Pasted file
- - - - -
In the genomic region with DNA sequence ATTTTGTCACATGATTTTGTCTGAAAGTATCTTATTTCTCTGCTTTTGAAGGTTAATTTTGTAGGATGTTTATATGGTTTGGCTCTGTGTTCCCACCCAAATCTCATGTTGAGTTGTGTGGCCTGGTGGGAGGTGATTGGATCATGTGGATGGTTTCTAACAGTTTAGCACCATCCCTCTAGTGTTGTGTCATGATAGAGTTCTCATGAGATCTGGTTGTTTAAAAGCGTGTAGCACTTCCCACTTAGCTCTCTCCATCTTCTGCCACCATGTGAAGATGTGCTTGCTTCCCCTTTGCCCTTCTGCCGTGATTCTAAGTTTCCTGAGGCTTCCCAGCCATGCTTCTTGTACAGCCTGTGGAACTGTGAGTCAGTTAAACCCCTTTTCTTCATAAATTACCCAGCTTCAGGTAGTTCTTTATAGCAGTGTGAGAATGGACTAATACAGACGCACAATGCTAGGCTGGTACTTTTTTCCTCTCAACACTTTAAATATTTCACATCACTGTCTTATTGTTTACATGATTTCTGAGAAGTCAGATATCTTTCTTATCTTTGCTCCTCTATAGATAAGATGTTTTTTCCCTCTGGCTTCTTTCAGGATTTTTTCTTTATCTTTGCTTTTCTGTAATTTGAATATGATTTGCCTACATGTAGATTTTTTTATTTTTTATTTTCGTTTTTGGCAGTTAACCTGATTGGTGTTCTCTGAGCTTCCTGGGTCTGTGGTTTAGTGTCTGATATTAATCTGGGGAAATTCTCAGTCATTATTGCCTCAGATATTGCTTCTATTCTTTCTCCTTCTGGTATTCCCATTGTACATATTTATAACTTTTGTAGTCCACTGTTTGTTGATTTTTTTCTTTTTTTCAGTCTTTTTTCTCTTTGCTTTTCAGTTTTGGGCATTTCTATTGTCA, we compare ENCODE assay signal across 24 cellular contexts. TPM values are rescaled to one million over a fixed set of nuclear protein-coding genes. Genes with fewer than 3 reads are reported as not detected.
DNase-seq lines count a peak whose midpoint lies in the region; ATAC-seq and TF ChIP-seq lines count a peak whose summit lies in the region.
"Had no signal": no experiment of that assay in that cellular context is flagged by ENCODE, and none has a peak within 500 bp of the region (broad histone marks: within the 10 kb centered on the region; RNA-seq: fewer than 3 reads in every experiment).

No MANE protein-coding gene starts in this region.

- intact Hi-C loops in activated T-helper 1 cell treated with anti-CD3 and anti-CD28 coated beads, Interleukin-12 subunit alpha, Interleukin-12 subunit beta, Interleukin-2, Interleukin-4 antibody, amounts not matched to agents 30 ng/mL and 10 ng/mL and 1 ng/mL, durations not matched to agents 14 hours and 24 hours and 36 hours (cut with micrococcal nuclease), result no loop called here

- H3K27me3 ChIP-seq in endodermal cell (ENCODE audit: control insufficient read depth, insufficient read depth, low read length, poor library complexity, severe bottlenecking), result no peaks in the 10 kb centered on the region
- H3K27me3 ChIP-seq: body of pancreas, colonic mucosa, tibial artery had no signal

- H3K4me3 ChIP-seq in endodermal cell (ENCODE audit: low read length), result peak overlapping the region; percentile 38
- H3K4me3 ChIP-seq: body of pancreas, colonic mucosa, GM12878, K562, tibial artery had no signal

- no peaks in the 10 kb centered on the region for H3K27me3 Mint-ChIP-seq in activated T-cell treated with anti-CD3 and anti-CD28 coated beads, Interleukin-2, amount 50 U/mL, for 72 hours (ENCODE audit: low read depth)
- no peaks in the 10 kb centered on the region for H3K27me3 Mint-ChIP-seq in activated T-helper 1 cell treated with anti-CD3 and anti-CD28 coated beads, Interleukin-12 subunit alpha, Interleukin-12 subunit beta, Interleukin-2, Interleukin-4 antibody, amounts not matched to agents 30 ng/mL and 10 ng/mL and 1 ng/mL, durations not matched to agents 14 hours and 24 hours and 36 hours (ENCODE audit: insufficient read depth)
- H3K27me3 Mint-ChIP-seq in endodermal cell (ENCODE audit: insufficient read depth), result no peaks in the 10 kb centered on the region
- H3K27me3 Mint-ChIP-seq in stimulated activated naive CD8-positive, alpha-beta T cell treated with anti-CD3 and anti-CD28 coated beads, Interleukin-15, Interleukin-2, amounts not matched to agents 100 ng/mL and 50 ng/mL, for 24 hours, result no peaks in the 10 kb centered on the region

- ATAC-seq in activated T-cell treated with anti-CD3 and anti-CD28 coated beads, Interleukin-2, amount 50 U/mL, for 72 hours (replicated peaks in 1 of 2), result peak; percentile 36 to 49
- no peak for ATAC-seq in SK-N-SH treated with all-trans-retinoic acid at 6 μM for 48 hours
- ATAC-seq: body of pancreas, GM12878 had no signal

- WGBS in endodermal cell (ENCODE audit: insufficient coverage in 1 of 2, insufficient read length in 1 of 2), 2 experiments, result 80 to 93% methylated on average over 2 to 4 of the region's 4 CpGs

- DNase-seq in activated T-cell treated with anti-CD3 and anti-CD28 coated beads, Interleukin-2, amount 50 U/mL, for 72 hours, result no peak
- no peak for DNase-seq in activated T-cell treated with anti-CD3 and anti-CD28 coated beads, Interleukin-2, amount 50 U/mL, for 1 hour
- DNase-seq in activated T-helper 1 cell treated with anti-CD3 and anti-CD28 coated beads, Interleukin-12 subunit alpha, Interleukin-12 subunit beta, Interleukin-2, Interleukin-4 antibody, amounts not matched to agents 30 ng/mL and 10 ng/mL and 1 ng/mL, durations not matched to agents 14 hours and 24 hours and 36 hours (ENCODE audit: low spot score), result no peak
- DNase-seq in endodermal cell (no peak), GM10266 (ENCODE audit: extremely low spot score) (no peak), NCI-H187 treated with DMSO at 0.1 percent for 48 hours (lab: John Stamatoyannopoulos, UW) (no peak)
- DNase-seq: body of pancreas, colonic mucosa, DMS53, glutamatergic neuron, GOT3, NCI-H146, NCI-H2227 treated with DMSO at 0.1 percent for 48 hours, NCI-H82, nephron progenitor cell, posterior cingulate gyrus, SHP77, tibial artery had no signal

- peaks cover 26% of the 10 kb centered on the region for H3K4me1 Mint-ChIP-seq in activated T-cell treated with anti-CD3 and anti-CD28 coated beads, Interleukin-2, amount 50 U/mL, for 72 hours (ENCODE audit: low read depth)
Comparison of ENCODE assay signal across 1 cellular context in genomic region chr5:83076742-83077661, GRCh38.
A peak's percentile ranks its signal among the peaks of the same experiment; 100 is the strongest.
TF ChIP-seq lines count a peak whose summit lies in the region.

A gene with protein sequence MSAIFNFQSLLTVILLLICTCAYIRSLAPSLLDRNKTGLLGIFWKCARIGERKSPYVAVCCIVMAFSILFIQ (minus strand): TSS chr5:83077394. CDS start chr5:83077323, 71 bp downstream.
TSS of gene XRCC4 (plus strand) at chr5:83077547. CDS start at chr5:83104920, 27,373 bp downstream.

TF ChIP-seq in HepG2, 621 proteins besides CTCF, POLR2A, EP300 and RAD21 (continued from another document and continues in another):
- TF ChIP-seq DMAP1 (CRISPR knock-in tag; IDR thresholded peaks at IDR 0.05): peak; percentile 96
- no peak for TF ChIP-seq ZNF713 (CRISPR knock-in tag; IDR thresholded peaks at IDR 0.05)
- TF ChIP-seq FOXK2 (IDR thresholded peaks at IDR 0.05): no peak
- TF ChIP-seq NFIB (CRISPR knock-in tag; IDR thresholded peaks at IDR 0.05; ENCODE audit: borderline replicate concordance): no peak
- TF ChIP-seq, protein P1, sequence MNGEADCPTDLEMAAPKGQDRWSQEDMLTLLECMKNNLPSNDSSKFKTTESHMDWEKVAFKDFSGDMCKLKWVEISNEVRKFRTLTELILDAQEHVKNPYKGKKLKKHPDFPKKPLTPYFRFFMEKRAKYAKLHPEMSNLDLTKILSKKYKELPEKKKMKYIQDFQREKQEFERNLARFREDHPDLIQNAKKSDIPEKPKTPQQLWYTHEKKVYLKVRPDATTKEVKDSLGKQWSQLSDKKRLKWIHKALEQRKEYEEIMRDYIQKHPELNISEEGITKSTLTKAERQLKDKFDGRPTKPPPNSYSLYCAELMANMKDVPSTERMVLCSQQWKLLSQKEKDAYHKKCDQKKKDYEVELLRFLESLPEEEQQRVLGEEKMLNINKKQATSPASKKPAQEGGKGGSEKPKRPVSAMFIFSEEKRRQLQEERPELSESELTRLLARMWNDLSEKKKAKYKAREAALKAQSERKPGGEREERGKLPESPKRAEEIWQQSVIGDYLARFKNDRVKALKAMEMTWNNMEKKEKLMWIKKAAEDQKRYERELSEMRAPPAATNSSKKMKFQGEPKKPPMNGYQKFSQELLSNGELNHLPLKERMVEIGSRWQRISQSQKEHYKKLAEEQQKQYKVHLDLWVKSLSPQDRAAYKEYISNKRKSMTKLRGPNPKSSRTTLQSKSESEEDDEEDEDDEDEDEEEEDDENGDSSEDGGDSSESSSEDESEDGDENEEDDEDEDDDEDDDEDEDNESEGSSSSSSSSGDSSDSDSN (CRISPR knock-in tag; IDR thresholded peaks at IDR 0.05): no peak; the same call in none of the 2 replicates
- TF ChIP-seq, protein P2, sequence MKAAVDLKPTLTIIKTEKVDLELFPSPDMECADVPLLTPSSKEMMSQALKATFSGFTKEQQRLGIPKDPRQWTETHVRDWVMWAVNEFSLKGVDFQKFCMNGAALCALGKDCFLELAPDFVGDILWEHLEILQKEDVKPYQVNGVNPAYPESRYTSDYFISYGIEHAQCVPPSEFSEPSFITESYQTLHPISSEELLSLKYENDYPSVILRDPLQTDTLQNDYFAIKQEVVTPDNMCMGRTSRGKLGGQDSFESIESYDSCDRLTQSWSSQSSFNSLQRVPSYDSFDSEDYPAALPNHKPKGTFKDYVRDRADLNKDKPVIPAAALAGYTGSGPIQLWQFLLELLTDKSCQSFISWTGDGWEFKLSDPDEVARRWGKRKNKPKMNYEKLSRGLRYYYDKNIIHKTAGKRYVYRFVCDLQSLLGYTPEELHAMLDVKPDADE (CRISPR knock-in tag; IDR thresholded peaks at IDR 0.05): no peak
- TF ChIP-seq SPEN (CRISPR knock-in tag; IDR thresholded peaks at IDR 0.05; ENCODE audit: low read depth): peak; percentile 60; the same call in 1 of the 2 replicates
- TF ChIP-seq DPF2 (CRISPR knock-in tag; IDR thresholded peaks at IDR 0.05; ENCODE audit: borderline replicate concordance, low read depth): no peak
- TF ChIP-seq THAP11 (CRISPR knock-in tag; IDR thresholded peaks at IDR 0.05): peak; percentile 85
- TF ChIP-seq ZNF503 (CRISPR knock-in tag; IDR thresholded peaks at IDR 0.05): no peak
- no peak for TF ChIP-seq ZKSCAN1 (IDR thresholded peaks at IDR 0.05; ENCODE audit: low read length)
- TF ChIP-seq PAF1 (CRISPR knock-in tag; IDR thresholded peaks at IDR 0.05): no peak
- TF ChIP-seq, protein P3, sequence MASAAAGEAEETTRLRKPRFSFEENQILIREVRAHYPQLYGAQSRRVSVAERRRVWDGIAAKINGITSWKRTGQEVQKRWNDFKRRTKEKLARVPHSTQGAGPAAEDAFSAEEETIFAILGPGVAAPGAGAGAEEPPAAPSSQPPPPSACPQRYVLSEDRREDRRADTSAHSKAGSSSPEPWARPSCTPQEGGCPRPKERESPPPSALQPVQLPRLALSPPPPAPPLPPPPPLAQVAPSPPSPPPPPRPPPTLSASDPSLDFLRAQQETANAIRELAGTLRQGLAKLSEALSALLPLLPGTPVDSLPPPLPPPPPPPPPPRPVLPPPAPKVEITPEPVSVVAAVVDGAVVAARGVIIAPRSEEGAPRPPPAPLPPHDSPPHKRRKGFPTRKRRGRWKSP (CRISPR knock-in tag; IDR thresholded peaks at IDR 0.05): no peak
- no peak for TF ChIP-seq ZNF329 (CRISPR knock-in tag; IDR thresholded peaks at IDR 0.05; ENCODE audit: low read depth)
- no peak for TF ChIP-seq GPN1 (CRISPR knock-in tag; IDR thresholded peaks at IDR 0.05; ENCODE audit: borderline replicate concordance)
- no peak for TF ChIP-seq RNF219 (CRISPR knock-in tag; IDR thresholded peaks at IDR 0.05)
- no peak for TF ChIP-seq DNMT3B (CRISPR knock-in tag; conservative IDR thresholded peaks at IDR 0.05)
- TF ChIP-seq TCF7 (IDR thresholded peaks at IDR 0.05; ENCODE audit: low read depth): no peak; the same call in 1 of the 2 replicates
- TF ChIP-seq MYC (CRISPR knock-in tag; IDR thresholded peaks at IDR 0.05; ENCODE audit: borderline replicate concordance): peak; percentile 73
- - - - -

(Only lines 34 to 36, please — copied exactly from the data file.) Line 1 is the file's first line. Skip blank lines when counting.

- TF ChIP-seq, protein P1, sequence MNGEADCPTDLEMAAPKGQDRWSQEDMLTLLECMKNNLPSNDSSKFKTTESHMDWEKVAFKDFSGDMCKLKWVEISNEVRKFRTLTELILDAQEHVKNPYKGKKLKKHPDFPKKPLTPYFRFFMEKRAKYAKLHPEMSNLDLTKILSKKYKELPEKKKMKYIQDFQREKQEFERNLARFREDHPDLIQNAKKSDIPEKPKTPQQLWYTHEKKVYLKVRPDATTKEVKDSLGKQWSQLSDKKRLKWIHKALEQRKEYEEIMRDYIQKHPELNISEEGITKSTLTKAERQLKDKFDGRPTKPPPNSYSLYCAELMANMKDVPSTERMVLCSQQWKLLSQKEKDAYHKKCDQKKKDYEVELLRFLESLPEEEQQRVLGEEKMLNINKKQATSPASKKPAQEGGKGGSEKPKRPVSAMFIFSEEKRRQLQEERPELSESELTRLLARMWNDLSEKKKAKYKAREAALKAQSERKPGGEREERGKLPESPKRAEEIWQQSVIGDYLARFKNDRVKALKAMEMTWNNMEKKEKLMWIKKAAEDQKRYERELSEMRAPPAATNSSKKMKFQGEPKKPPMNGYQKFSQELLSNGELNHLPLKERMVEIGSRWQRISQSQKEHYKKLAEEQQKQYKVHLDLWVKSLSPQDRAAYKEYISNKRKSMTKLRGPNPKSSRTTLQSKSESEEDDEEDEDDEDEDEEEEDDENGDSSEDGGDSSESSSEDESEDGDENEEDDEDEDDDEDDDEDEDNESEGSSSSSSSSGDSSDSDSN (CRISPR knock-in tag; IDR thresholded peaks at IDR 0.05): no peak; the same call in none of the 2 replicates
- TF ChIP-seq, protein P2, sequence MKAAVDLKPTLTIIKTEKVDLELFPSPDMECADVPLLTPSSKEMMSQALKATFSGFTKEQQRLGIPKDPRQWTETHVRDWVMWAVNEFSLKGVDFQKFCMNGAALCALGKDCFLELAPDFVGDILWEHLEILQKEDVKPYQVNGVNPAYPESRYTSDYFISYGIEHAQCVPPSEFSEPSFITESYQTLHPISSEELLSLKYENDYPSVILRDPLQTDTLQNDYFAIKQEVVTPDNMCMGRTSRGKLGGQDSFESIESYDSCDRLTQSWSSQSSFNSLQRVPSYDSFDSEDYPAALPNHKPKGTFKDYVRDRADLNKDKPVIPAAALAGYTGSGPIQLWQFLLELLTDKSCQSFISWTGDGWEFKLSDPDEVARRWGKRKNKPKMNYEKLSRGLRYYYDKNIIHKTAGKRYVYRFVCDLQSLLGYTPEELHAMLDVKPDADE (CRISPR knock-in tag; IDR thresholded peaks at IDR 0.05): no peak
- TF ChIP-seq SPEN (CRISPR knock-in tag; IDR thresholded peaks at IDR 0.05; ENCODE audit: low read depth): peak; percentile 60; the same call in 1 of the 2 replicates